The students also heard from other distinguished mathematicians, including Atle Selberg, Joel Spencer, Herbert Wilf, and Richard Askey. John Selfridge, director of the more advanced of the two Mathcamp divisions, Richard Guy, and Loren Larsen were present for the entire program.
One benefit of this approach was that the students were exposed to a great deal of mathematics that they had not previously encountered. "You get an idea of the broadness of mathematics, how much there is out there," says Andrew Chi, who goes to Woodrow Wilson Middle School in Terre Haute, Ind.
The subjects were often covered in sufficient depth that the participants could begin formulating their own questions and problems. They learned about the many conjectures still not proved or disproved and of the many opportunities for doing mathematical research on their own.
As the camp continued, more and more of the math problems assigned daily came from the students themselves. They were quick to invent new questions, to suggest conjectures, and to point out errors.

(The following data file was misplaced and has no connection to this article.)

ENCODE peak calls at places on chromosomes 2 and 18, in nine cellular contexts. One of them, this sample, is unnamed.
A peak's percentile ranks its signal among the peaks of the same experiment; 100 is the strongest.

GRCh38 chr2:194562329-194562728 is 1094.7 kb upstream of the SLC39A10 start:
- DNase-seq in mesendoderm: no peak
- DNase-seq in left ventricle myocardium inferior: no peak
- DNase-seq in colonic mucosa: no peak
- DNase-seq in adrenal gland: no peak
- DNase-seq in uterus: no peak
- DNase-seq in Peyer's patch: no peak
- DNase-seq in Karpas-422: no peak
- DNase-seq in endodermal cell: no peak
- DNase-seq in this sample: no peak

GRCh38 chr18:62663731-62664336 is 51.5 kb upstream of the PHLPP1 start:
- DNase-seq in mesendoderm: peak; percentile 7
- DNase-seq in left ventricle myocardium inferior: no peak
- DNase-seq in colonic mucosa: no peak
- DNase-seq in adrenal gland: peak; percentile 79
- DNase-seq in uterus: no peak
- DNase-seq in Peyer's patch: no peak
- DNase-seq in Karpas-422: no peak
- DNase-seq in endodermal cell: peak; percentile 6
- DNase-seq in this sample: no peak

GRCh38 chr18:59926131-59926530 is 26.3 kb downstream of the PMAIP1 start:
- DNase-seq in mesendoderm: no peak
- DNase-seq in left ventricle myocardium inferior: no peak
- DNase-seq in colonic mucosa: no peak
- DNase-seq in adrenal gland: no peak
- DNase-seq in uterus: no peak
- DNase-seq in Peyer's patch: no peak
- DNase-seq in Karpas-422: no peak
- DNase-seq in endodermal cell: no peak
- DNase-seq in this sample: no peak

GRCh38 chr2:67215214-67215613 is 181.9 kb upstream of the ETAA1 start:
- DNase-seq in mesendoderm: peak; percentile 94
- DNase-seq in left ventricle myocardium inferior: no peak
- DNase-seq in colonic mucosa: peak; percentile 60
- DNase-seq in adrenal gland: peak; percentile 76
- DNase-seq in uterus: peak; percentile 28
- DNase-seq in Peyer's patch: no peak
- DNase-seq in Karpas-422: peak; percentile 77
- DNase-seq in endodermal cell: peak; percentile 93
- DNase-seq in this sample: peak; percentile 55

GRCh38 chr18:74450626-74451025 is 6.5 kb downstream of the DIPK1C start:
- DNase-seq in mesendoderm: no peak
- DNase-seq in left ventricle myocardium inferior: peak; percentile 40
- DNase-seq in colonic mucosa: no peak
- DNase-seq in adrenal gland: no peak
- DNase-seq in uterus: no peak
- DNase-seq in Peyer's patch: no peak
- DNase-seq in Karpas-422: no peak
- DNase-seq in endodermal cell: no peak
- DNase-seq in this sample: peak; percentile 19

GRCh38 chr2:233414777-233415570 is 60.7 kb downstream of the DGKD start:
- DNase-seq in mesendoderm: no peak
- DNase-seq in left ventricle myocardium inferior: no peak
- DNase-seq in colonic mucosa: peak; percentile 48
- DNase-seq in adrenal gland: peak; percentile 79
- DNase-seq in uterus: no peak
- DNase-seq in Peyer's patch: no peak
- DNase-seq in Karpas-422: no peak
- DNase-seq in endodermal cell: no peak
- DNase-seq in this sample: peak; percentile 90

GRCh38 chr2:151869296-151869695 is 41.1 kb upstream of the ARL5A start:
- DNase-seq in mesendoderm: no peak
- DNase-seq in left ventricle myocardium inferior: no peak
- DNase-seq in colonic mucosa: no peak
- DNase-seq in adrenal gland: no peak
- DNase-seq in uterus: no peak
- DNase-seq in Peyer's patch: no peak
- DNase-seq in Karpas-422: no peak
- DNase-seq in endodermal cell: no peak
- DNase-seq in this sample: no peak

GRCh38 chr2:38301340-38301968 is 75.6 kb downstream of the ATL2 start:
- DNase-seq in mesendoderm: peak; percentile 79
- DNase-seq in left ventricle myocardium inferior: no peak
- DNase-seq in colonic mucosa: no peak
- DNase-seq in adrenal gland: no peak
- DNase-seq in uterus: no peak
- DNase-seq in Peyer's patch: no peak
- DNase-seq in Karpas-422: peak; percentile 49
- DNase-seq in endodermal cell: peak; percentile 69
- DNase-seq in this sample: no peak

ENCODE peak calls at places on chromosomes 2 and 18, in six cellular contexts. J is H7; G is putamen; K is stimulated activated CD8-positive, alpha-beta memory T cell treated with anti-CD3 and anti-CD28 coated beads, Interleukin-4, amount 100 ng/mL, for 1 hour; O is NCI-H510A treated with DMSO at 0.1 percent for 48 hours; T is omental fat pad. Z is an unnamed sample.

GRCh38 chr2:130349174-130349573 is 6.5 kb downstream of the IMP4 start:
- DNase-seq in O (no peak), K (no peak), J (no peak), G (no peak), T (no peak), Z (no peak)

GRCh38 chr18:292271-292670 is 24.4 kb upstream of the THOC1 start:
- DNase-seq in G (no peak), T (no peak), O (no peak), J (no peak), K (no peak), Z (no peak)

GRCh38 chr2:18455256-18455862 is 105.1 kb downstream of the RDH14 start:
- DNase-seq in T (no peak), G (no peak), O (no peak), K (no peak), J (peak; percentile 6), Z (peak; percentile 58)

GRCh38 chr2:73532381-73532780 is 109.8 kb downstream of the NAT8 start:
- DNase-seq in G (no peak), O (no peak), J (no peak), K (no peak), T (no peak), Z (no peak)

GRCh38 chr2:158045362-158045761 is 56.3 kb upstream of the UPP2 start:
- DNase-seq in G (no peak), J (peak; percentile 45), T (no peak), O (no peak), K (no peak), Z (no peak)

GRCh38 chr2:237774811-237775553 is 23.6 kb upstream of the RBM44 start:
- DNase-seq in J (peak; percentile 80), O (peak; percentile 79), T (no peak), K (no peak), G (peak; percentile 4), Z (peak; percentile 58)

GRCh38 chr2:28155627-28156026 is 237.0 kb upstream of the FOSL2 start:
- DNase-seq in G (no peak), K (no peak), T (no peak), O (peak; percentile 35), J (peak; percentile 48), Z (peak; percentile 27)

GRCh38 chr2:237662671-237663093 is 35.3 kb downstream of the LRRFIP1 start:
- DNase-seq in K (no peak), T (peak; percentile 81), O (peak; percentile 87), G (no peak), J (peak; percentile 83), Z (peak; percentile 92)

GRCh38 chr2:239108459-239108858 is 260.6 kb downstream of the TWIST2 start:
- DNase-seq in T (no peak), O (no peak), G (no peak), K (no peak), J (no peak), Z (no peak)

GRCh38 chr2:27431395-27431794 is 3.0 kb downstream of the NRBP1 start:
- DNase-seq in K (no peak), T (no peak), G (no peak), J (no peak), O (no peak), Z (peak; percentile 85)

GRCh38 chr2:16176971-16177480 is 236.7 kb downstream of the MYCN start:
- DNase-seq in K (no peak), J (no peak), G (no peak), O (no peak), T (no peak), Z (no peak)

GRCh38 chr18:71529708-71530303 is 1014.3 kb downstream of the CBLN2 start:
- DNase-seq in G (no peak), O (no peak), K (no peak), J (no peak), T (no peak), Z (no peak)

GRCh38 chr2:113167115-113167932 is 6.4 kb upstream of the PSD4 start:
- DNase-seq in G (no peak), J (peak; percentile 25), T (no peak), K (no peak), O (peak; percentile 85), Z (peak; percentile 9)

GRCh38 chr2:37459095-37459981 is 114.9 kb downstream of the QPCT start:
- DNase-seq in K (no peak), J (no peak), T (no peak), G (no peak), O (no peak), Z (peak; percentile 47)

"It's a great experience," Chi notes. "You learn how to express your ideas and thoughts clearly. You learn how to work with other people."
The combination of a talent for invention and the ability to work cooperatively came into play when the group designed its own camp T-shirt. The front features the statement "A mathematician is cautious in the presence of the obvious" encircling an "impossible" triangle. The back of the T-shirt shows the names of all the camp participants written in symbols from the Greek alphabet, along with a geometric diagram related to one of the quiz questions that the students had to answer to qualify for the Seattle Mathcamp.
The Mathcamp program now operates under the auspices of the Mathematics Foundation of America, a nonprofit organization created last year. It was the vision and hard work of George Rubin Thomas, however, that brought the camp into being, starting modestly with a small program in Vancouver in 1993.